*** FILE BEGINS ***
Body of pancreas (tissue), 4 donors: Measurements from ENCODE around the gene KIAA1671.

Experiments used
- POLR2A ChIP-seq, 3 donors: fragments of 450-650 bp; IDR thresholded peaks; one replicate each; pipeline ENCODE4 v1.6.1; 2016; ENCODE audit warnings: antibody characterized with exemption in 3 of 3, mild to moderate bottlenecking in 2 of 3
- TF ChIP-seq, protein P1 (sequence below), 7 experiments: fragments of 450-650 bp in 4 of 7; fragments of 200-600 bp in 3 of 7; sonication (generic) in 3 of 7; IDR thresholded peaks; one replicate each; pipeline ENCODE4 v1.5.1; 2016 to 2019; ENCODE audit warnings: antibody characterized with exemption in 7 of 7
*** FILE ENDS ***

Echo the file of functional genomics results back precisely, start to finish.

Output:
Body of pancreas (tissue), 4 donors: Measurements from ENCODE around the gene KIAA1671.

Experiments used
- POLR2A ChIP-seq, 3 donors: fragments of 450-650 bp; IDR thresholded peaks; one replicate each; pipeline ENCODE4 v1.6.1; 2016; ENCODE audit warnings: antibody characterized with exemption in 3 of 3, mild to moderate bottlenecking in 2 of 3
- TF ChIP-seq, protein P1 (sequence below), 7 experiments: fragments of 450-650 bp in 4 of 7; fragments of 200-600 bp in 3 of 7; sonication (generic) in 3 of 7; IDR thresholded peaks; one replicate each; pipeline ENCODE4 v1.5.1; 2016 to 2019; ENCODE audit warnings: antibody characterized with exemption in 7 of 7